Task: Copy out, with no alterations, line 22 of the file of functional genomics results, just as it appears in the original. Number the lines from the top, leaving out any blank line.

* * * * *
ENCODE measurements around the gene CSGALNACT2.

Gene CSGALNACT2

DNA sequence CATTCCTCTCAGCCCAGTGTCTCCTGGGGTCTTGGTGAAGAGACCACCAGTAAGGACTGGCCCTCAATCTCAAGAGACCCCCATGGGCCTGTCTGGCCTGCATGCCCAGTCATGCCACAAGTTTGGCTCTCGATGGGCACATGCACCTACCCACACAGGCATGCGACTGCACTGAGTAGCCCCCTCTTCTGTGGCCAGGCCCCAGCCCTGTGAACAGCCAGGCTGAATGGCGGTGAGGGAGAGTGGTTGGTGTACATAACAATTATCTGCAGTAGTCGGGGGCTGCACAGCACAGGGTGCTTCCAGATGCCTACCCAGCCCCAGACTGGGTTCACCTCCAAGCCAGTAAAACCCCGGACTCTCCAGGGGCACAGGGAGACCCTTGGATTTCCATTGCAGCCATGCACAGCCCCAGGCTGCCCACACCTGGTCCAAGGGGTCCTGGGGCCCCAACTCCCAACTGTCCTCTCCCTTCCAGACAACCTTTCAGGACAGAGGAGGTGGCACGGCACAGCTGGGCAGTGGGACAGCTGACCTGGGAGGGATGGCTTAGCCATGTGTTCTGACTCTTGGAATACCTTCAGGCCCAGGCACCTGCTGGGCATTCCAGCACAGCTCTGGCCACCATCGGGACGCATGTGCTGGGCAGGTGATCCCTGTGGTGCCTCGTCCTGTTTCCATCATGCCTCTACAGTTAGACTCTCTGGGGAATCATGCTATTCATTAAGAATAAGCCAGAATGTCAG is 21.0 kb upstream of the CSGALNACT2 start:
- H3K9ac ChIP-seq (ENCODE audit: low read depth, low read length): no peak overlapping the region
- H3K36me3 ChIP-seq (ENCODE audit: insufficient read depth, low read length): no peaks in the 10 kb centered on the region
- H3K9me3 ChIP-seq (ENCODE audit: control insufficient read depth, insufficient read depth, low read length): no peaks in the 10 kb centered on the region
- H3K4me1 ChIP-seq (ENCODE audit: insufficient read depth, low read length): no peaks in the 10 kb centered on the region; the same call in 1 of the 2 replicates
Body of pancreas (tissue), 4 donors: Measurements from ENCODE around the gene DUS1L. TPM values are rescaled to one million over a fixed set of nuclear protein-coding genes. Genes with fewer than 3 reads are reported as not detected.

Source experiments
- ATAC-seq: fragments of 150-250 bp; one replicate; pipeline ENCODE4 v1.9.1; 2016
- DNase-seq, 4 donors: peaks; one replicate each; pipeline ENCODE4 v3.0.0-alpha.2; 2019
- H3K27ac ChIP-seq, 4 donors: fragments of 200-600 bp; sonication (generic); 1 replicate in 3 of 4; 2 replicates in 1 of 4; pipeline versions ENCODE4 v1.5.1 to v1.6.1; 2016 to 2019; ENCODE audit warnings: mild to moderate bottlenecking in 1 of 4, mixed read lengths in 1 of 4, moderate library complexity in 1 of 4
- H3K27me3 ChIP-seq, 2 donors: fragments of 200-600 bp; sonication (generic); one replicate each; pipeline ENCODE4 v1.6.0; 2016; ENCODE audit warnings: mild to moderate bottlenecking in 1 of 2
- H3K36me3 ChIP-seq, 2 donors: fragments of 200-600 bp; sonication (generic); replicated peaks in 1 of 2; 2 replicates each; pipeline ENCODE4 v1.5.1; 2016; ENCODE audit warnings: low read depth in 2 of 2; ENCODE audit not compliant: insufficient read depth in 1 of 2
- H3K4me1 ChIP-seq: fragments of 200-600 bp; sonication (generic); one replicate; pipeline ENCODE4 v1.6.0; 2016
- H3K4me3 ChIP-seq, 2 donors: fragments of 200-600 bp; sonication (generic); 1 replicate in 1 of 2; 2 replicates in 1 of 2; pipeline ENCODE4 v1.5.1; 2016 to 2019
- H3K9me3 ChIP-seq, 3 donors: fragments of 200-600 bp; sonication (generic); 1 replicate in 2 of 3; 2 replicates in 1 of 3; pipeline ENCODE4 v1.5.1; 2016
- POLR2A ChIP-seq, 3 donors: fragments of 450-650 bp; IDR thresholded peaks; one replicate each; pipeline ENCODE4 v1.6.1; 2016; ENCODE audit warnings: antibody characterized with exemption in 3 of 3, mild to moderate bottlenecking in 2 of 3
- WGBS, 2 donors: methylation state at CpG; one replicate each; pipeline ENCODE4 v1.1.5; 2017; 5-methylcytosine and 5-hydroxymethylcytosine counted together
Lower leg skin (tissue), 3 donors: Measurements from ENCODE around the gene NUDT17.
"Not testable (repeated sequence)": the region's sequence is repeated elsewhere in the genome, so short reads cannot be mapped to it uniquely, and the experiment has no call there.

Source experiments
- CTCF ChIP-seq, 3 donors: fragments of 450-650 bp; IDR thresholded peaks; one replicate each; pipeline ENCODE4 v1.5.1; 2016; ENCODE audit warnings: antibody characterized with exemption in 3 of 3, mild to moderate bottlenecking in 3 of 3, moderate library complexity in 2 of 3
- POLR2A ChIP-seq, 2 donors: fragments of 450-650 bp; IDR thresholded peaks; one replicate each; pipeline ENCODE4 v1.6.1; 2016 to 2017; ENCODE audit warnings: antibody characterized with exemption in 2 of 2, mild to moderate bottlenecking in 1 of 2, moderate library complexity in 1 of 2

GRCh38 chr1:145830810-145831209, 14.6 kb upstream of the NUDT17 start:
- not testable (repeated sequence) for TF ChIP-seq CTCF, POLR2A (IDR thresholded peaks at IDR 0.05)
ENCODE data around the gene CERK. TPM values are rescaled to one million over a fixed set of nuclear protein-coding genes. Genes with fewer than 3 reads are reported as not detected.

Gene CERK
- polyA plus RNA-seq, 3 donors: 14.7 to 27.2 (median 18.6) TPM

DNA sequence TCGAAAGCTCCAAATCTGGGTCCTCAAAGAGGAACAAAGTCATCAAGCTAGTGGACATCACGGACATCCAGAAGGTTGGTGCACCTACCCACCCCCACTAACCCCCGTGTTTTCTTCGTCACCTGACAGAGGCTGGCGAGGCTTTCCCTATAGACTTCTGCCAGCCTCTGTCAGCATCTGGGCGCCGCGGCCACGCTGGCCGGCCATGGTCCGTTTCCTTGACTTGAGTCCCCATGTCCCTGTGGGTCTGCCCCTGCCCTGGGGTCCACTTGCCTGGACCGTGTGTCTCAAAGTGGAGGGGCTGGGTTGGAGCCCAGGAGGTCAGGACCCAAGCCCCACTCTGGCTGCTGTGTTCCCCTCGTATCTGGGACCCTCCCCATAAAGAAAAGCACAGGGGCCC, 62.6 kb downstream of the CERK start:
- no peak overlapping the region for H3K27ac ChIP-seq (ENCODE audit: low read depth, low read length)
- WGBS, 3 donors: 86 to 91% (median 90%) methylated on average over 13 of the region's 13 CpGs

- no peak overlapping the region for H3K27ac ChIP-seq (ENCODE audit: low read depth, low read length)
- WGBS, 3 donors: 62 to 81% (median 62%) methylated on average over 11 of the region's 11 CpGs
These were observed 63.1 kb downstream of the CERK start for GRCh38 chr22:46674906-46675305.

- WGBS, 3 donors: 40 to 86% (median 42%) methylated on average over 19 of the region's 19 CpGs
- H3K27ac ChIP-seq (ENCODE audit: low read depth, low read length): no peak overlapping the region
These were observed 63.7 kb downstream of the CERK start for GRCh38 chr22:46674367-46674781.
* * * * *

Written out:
Source experiments